Although it won the first of the World Rally Championships it was designed to dominate – November 1985’s RAC Rally-the Lancia S4 Delta might well go down in company history as a comparative failure.
This exotic machine, created around the framework of a production Delta hatchback, is one of the few recent Lancia-Abarth rally challengers not to scoop a World Championship title. This has less to do with the car’s unique limited-production use of turbocharging and supercharging, than with the abrupt curtailment, at the close of 1985, of Group B ‘supercar’ regulations.
Rules that allowed such 450-plus horsepower devices to bound along the rally tracks of the world were inevitably going to cause trouble. The tragedies of the 1985 season affected Lancia particularly, as two of its works personnel were killed in Corsica at the wheel of an S4: Henri Toivonen and Sergio Cresto.
The S4 Delta carries outward reminders of the Delta production car for marketing purposes, but when it was unveiled at an international press conference in December 1984, it could be seen that this lightweight three-door, mid-engined, four-wheel drive device had little in common with the steel-bodied five-door hatchback that had inspired its lines since development commenced in April 1983.
However, Lancia has since proved that the production Delta can win World Championship rallies, a 250 bhp version of the HF 4WD dominating the 1987 series after Group B was outlawed internationally at the close of 1986.
From the autumn of 1985, Lancia made the 200 S4s necessary to qualify for Group B competition, and a street version of this two-seater competition cocktail went on sale to the public. These cars are not nearly as powerful, nor as light, as the factory rally machines built on the S4 base, but they are still extremely exciting machines.
The S4 engine, displacing 1759 cc, is based on proven Abarth hardware and mounted longitudinally behind the front seats. In the ‘production’ cars its.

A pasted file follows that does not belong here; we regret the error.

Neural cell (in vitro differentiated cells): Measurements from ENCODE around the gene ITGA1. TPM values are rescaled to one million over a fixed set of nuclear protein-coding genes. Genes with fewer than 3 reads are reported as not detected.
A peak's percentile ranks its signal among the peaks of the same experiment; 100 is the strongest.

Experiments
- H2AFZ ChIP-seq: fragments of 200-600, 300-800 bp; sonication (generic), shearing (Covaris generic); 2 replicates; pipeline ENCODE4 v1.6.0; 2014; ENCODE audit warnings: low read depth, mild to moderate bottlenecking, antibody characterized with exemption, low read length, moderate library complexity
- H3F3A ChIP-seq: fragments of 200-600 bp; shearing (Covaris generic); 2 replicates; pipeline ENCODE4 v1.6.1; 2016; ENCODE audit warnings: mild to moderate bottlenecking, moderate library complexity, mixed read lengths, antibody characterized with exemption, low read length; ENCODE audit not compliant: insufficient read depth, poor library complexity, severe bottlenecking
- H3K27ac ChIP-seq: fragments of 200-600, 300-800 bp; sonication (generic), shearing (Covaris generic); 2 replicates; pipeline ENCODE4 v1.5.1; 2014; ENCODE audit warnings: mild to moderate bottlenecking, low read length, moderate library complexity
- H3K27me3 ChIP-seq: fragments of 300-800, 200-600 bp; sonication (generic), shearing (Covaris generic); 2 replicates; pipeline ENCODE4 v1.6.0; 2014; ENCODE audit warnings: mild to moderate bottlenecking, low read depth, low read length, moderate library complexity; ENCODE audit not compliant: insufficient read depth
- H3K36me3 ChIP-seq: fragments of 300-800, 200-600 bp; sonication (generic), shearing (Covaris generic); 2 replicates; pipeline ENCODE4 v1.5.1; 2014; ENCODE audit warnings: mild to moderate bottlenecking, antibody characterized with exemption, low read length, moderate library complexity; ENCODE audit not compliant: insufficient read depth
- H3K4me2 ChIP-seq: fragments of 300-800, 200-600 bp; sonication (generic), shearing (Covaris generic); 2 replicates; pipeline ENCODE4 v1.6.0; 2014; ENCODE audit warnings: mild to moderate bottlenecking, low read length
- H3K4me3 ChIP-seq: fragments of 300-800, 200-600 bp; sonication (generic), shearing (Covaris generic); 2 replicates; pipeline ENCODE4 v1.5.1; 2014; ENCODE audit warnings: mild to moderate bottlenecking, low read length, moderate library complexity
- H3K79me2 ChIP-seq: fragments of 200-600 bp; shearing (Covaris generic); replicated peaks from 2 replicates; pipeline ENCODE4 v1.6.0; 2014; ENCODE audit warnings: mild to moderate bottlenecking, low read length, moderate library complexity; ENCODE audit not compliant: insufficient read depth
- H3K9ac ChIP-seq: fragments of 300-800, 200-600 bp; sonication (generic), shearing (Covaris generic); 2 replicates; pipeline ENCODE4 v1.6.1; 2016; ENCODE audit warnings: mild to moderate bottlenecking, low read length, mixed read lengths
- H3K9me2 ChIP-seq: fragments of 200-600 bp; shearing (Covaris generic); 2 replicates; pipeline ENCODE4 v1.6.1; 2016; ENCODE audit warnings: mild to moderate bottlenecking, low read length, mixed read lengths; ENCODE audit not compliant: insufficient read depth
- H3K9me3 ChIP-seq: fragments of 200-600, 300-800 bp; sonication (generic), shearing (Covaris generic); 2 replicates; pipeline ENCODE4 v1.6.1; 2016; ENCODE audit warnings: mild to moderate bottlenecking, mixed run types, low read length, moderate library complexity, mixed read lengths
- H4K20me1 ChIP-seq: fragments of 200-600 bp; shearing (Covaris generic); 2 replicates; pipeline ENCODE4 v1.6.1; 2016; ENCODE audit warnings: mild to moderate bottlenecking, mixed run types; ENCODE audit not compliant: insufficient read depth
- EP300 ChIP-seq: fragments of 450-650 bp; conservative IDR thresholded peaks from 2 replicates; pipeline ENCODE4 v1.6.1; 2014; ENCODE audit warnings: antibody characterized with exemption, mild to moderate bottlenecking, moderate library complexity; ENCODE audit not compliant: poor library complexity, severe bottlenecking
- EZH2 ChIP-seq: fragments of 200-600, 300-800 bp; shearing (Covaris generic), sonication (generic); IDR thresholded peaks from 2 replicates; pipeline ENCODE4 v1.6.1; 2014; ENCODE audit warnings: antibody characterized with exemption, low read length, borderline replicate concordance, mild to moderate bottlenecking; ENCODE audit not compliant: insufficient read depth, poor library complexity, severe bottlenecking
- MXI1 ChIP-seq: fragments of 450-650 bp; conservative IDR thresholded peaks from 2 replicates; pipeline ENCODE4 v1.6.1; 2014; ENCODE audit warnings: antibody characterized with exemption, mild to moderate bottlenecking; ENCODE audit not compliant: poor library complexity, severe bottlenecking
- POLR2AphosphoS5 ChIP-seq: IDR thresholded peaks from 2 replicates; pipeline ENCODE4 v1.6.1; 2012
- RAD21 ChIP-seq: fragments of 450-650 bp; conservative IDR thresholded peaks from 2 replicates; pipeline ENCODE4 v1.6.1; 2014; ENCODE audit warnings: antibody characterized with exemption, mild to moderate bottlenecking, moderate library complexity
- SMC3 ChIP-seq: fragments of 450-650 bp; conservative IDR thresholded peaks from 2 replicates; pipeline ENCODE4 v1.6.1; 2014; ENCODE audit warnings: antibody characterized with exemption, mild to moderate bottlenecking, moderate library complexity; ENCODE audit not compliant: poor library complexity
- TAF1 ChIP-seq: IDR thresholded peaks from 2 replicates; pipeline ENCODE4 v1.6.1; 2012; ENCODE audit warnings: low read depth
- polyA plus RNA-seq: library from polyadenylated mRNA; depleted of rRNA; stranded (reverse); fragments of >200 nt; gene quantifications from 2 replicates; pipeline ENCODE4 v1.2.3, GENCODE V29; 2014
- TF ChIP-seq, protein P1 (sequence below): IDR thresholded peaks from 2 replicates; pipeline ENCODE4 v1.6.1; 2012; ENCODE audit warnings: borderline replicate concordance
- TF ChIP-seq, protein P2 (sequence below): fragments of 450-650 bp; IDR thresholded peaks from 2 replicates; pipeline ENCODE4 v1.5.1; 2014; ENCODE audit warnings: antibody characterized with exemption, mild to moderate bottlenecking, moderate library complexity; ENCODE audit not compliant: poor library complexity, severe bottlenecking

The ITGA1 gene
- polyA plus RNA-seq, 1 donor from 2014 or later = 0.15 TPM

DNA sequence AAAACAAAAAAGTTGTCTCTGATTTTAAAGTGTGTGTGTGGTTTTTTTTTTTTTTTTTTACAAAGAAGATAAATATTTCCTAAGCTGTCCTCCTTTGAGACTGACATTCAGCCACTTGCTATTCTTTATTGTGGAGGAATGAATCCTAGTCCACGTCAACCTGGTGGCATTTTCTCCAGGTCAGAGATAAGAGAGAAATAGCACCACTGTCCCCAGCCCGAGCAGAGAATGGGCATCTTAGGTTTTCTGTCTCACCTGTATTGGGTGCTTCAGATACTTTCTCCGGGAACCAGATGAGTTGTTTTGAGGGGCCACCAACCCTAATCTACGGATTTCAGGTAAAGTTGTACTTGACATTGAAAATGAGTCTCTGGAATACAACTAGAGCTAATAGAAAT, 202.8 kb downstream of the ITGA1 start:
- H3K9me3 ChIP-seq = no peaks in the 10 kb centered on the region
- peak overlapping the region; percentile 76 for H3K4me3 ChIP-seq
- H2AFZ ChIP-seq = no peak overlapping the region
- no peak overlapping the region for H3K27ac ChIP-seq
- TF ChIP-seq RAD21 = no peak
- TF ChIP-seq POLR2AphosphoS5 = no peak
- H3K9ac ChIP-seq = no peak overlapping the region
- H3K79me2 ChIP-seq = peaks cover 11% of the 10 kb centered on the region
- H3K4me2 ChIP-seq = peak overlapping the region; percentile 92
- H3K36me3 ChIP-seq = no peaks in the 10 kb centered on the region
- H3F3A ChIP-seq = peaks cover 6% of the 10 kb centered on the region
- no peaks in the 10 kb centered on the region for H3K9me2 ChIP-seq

KKK turbocharger and Abarth Volumex supercharger boost output to a maximum of 250 bhp at 6750rpm and 2141bft of torque. That sounds a lot from less than 1.8 liters, but the similar-sized motor of the Lancia-Martini rally cars was persuaded to yield a reliable 470 bhp at 8000 revs, plus more than 333 Ib ft of torque.
The aim of using both a turbo unit and supercharging was to overcome the lazy low-speed response of the turbo. The supercharger looks after the provision of extra punch below about 3500 revs, and the turbocharger supplies an increasing amount of boost at higher rpm.
The competition S4 used exactly the same twin intercooler principles, but the transition from supercharging to turbocharging took place at higher engine speeds, between 5000 and 6000 revs. Developing the engine’s mechanically driven supercharger and the exhaust-impelled turbo to the point where power and torque delivery were harmonious was a complex challenge. Fiat-Lancia-Abarth engineers eventually met it successfully, but as yet nobody else has repeated the experiment…
Both competition and road derivatives of this extraordinary design have been based on a chrome-molybdenum steel-tube frame in a two-seater cabin, reinforced by box-section structures; these also serve as the main north-south chassis. Epoxy resins with glass fiber reinforcement provide the bulk of the external panels on the road car. The factory rally S4s used. flyweight carbon fiber composites for items such as the ‘bonnet’, slashing curb weight from a roadgoing 2640Ib (1200 kg) to less than 2200lb (1000 kg).